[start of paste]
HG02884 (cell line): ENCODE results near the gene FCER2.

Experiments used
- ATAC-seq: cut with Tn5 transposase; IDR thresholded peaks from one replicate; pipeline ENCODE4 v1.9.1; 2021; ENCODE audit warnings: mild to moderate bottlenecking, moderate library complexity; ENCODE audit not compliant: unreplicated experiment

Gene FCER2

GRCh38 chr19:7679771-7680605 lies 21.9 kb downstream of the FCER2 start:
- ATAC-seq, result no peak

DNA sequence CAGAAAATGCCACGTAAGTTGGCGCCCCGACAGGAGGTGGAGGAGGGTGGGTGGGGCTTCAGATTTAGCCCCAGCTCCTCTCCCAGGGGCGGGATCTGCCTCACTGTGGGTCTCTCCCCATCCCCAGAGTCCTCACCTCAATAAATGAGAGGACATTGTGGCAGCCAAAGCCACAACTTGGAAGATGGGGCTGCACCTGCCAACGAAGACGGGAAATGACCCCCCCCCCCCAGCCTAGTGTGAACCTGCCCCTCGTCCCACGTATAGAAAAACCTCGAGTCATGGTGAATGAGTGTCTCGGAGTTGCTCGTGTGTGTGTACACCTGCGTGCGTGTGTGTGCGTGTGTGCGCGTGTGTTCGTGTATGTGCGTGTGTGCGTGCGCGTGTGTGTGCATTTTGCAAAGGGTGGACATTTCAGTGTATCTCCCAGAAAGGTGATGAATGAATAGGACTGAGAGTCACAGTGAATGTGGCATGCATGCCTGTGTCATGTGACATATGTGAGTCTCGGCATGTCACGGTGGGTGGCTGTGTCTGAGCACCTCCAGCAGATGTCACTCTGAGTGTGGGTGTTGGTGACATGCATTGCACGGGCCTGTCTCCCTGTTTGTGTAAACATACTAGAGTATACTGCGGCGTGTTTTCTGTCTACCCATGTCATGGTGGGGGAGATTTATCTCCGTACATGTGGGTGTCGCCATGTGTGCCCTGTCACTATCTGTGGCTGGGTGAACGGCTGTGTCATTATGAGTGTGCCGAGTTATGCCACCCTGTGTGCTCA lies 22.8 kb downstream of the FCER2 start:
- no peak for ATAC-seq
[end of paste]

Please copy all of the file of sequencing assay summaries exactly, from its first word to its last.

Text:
HG02884 (cell line): ENCODE results near the gene FCER2.

Experiments used
- ATAC-seq: cut with Tn5 transposase; IDR thresholded peaks from one replicate; pipeline ENCODE4 v1.9.1; 2021; ENCODE audit warnings: mild to moderate bottlenecking, moderate library complexity; ENCODE audit not compliant: unreplicated experiment

Gene FCER2

GRCh38 chr19:7679771-7680605 lies 21.9 kb downstream of the FCER2 start:
- ATAC-seq, result no peak

DNA sequence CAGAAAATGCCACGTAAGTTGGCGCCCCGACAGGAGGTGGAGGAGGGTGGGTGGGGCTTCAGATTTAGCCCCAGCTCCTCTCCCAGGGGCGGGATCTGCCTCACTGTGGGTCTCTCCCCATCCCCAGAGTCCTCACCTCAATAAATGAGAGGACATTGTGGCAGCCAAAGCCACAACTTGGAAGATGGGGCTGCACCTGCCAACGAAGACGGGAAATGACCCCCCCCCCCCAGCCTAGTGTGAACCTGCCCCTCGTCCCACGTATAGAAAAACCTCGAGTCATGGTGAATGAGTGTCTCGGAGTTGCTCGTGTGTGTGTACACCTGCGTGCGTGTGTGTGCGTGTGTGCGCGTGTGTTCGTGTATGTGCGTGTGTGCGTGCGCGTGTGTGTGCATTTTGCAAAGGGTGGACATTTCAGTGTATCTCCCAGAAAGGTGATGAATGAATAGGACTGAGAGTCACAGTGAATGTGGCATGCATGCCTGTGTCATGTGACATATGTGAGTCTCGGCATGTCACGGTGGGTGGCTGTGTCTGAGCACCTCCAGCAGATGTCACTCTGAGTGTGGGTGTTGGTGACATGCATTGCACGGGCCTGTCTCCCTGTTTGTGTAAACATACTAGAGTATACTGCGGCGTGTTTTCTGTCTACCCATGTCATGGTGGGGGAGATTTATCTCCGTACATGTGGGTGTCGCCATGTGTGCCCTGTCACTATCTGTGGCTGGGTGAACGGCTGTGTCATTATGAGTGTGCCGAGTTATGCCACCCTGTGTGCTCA lies 22.8 kb downstream of the FCER2 start:
- no peak for ATAC-seq